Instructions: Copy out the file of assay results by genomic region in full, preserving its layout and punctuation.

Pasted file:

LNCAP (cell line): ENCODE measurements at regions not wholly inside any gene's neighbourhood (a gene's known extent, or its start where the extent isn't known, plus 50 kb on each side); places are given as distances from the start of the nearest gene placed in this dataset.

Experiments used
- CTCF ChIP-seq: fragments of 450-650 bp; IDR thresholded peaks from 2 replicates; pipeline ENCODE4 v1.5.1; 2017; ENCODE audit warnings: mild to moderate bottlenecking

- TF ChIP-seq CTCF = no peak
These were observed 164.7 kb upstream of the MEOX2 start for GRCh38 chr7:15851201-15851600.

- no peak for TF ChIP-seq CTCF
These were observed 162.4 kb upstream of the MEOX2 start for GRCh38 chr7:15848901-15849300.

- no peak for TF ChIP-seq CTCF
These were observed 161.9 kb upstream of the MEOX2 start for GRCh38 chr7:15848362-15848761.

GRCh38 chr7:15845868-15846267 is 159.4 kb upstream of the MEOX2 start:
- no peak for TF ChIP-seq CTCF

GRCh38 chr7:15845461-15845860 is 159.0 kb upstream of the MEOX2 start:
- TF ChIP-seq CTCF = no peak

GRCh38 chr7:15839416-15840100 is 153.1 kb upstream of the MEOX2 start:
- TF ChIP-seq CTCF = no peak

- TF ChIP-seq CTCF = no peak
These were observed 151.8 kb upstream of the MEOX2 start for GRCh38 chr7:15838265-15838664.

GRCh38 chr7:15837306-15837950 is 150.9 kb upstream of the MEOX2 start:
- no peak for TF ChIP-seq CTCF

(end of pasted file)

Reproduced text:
LNCAP (cell line): ENCODE measurements at regions not wholly inside any gene's neighbourhood (a gene's known extent, or its start where the extent isn't known, plus 50 kb on each side); places are given as distances from the start of the nearest gene placed in this dataset.

Experiments used
- CTCF ChIP-seq: fragments of 450-650 bp; IDR thresholded peaks from 2 replicates; pipeline ENCODE4 v1.5.1; 2017; ENCODE audit warnings: mild to moderate bottlenecking

- TF ChIP-seq CTCF = no peak
These were observed 164.7 kb upstream of the MEOX2 start for GRCh38 chr7:15851201-15851600.

- no peak for TF ChIP-seq CTCF
These were observed 162.4 kb upstream of the MEOX2 start for GRCh38 chr7:15848901-15849300.

- no peak for TF ChIP-seq CTCF
These were observed 161.9 kb upstream of the MEOX2 start for GRCh38 chr7:15848362-15848761.

GRCh38 chr7:15845868-15846267 is 159.4 kb upstream of the MEOX2 start:
- no peak for TF ChIP-seq CTCF

GRCh38 chr7:15845461-15845860 is 159.0 kb upstream of the MEOX2 start:
- TF ChIP-seq CTCF = no peak

GRCh38 chr7:15839416-15840100 is 153.1 kb upstream of the MEOX2 start:
- TF ChIP-seq CTCF = no peak

- TF ChIP-seq CTCF = no peak
These were observed 151.8 kb upstream of the MEOX2 start for GRCh38 chr7:15838265-15838664.

GRCh38 chr7:15837306-15837950 is 150.9 kb upstream of the MEOX2 start:
- no peak for TF ChIP-seq CTCF